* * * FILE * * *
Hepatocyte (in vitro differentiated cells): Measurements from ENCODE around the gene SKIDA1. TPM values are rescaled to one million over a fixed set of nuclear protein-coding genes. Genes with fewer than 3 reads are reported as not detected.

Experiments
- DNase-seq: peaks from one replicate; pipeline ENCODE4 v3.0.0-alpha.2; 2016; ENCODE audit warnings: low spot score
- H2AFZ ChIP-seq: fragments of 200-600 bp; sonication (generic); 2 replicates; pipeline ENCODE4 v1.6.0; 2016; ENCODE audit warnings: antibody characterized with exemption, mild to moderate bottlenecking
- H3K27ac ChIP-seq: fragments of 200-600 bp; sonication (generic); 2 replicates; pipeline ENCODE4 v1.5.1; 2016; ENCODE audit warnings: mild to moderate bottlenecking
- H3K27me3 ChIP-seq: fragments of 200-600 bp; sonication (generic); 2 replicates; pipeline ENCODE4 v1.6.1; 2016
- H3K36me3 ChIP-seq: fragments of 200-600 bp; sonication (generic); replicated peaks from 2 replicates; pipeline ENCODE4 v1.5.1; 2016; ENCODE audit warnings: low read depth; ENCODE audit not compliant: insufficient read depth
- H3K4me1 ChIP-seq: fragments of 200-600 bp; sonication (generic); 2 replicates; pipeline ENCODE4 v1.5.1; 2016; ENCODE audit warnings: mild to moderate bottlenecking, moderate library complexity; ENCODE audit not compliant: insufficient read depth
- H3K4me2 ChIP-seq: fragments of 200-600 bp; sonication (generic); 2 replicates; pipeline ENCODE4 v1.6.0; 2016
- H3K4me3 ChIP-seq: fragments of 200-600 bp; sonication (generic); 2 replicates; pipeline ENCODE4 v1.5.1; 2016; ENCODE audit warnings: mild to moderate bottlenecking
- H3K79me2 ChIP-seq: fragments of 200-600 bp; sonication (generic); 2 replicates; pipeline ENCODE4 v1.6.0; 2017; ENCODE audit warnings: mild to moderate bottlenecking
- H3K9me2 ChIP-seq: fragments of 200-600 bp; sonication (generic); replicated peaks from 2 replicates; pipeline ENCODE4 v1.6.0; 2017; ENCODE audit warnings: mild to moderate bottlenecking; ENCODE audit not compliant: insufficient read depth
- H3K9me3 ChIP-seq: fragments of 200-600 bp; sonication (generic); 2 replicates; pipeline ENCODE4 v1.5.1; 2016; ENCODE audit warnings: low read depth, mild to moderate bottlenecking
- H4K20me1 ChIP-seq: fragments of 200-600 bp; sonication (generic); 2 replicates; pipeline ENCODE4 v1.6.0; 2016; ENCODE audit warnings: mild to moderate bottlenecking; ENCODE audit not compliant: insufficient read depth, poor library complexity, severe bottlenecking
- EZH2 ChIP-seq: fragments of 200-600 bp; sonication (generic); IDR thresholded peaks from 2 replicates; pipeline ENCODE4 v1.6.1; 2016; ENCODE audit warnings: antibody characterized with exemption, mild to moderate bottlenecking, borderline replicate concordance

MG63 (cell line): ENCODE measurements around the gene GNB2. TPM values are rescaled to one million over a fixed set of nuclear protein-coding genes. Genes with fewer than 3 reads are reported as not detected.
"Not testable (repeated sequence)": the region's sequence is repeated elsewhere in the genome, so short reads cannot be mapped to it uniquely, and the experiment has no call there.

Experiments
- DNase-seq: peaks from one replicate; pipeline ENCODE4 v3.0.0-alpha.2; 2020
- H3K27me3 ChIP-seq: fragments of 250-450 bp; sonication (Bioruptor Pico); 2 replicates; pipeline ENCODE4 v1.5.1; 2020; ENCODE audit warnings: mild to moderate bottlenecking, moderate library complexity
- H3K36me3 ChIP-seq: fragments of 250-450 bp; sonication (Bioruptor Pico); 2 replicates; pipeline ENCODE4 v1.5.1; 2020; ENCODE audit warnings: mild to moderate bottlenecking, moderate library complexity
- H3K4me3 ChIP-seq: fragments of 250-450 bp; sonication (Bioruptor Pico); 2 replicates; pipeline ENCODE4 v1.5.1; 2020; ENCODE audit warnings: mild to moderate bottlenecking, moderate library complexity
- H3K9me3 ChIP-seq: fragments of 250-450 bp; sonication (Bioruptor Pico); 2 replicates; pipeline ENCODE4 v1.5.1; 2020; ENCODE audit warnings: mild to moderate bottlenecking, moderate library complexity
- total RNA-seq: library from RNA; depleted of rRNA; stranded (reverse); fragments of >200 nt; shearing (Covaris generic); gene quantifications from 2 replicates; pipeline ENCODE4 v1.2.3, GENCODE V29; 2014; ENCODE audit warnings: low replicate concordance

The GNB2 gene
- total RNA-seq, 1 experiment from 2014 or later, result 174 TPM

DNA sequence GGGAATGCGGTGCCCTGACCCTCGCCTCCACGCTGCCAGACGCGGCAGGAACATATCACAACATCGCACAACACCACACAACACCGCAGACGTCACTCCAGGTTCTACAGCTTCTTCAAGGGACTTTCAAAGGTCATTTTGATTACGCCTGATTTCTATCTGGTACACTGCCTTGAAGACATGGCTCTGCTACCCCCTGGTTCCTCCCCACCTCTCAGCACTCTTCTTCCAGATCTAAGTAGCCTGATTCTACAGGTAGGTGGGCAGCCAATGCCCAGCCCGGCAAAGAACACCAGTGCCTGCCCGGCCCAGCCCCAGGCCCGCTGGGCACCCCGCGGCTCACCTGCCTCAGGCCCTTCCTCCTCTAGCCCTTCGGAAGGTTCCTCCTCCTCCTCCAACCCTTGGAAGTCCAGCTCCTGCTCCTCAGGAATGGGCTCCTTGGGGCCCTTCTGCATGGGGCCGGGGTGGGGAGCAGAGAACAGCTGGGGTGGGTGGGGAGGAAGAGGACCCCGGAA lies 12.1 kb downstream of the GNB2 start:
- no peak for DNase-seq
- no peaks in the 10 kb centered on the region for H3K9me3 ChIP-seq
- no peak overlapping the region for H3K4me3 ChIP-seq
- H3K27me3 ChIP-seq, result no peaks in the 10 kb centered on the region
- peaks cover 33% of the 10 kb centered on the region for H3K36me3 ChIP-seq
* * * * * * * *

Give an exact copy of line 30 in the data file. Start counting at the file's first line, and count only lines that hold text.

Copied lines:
- no peak overlapping the region for H3K4me3 ChIP-seq